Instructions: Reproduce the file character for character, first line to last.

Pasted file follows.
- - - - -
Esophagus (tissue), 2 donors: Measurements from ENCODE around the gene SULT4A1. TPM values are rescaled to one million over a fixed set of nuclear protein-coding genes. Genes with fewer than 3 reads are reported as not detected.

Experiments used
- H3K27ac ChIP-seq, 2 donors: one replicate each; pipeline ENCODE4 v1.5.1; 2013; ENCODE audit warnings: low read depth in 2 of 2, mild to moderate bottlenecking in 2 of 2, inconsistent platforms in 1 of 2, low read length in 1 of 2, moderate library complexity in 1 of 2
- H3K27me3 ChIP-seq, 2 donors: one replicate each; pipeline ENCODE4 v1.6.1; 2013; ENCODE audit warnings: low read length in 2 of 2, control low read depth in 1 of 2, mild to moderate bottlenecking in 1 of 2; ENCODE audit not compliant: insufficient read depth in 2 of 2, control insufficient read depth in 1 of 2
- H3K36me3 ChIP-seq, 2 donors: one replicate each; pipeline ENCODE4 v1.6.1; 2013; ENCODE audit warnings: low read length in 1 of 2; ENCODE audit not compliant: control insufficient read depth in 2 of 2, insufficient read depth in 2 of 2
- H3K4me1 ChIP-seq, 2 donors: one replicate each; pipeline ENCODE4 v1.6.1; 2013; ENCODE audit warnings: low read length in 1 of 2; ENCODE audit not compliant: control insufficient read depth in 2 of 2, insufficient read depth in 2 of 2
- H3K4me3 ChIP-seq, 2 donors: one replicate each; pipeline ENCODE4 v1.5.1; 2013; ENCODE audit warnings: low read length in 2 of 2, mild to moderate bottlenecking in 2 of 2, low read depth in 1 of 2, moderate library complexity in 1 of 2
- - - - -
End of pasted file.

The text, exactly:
Esophagus (tissue), 2 donors: Measurements from ENCODE around the gene SULT4A1. TPM values are rescaled to one million over a fixed set of nuclear protein-coding genes. Genes with fewer than 3 reads are reported as not detected.

Experiments used
- H3K27ac ChIP-seq, 2 donors: one replicate each; pipeline ENCODE4 v1.5.1; 2013; ENCODE audit warnings: low read depth in 2 of 2, mild to moderate bottlenecking in 2 of 2, inconsistent platforms in 1 of 2, low read length in 1 of 2, moderate library complexity in 1 of 2
- H3K27me3 ChIP-seq, 2 donors: one replicate each; pipeline ENCODE4 v1.6.1; 2013; ENCODE audit warnings: low read length in 2 of 2, control low read depth in 1 of 2, mild to moderate bottlenecking in 1 of 2; ENCODE audit not compliant: insufficient read depth in 2 of 2, control insufficient read depth in 1 of 2
- H3K36me3 ChIP-seq, 2 donors: one replicate each; pipeline ENCODE4 v1.6.1; 2013; ENCODE audit warnings: low read length in 1 of 2; ENCODE audit not compliant: control insufficient read depth in 2 of 2, insufficient read depth in 2 of 2
- H3K4me1 ChIP-seq, 2 donors: one replicate each; pipeline ENCODE4 v1.6.1; 2013; ENCODE audit warnings: low read length in 1 of 2; ENCODE audit not compliant: control insufficient read depth in 2 of 2, insufficient read depth in 2 of 2
- H3K4me3 ChIP-seq, 2 donors: one replicate each; pipeline ENCODE4 v1.5.1; 2013; ENCODE audit warnings: low read length in 2 of 2, mild to moderate bottlenecking in 2 of 2, low read depth in 1 of 2, moderate library complexity in 1 of 2